November 7, 2002

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Housing market healthy, realtors say

Bambi Williams

Bambi Williams

Dollars and Sense:
The state of the local economy
fourth in a series

Yellow Springs is an excellent place to be a realtor, local realtors agree.

While the nationwide housing market historically experiences valleys and peaks, in Yellow Springs it has remained surprisingly steady and strong through her 40 years as a realtor, according to Jo Dunphy of Dunphy Realty.

“Every year we’ve increased our sales from the day we started,” said Dunphy.

And while some areas of the economy may currently feel jitters, the nationwide housing market has experienced “historic” sales over the past three years, said Dayton Board of Realtors President Bob Altick of Altick Realty in Xenia. The current Yellow Springs market mirrors that success, said Dunphy. Sales at Dunphy Realty, for instance, are up 15 percent over last year, she said.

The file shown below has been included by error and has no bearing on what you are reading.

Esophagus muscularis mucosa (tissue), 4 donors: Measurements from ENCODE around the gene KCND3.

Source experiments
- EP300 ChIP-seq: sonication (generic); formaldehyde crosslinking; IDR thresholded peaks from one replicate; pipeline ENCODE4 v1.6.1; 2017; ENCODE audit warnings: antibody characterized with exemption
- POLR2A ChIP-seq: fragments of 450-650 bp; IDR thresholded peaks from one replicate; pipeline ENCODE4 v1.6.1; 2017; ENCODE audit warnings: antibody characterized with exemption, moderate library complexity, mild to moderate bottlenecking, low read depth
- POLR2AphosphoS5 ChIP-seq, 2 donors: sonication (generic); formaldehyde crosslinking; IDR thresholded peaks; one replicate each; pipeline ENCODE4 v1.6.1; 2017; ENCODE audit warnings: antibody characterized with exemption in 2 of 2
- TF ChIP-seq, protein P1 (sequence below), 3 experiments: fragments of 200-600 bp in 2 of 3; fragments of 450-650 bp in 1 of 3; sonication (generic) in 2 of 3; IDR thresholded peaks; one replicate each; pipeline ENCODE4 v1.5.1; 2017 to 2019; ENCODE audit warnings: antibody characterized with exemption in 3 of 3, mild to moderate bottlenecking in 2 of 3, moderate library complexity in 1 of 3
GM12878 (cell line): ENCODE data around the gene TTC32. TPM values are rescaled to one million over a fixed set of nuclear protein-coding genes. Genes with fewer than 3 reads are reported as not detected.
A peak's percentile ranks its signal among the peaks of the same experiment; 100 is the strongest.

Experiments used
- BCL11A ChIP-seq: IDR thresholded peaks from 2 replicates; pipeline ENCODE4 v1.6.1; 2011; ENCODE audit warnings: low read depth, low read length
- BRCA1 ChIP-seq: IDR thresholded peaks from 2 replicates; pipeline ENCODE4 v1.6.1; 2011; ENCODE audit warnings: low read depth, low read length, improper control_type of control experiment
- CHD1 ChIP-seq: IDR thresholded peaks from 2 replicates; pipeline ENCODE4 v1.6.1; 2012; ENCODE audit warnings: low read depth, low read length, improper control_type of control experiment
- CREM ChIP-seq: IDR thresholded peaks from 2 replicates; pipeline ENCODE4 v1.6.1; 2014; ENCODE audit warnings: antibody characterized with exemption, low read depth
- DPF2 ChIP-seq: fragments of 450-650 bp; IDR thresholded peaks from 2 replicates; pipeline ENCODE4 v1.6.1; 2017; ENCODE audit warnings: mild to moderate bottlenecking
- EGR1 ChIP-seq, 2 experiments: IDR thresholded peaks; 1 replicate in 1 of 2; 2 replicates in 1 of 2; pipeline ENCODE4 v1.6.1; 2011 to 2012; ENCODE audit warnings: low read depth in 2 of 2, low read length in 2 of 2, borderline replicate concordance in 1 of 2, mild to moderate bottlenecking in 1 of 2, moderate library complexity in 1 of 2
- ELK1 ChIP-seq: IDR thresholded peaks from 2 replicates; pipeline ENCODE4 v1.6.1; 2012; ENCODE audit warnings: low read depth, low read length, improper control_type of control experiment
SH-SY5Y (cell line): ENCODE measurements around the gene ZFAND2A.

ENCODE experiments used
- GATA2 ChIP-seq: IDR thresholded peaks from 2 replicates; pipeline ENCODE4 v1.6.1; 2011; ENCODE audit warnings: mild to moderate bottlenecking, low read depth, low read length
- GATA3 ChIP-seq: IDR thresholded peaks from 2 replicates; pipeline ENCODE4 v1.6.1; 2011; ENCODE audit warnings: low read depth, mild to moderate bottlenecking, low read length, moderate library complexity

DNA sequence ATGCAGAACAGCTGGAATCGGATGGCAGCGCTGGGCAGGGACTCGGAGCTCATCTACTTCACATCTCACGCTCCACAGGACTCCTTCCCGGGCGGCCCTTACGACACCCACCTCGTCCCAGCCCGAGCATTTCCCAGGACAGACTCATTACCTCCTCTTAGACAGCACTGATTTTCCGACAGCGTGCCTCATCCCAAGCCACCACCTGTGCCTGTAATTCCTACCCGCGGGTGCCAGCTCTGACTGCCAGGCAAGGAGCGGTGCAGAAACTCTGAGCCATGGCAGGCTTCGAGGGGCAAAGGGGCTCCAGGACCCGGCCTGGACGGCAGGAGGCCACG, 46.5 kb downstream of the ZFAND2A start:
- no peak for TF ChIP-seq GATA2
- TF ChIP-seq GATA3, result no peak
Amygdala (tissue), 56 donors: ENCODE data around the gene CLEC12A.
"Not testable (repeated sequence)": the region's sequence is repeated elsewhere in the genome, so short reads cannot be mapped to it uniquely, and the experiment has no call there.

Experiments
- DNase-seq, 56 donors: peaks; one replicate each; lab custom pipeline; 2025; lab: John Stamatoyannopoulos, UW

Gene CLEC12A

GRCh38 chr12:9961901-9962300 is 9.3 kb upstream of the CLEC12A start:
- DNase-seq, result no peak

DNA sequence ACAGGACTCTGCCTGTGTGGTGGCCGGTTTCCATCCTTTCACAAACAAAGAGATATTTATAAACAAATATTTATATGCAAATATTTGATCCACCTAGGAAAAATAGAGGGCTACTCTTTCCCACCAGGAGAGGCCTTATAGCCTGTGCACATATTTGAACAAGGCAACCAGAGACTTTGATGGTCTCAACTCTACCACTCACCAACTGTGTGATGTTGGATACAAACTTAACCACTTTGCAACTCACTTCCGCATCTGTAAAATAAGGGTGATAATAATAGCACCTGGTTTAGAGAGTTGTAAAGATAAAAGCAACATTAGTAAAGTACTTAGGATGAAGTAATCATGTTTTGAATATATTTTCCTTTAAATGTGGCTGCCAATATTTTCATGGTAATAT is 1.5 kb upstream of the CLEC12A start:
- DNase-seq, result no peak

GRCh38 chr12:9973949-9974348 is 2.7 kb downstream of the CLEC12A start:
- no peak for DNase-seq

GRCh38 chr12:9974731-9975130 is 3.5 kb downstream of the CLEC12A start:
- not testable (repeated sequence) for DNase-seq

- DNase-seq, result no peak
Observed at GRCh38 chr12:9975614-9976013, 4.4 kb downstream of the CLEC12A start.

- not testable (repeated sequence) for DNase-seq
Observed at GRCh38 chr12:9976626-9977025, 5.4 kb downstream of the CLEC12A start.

“I don’t see the effects of the recession,” said Dunphy, noting that some recent buyers have used cash to purchase homes. “The people who want to live in Yellow Springs want to live here. It’s not dependent on the economy.”

A local realtor for almost 30 years, Bambi Williams of Coldwell Banker agrees.

“It’s a very healthy market right now,” she said. “Our market is as stable as anywhere, and overall, demand exceeds supply. People want to be able to walk downtown. They want the trees. We have a unique product and there’s a Yellow Springs wrapper on whatever they buy.”

While some villagers have speculated that there are more houses on the market now than usual, that is not the case, said Williams. Currently, there are about 26 homes on the market in Yellow Springs, a number comparable to last year this time, said Williams.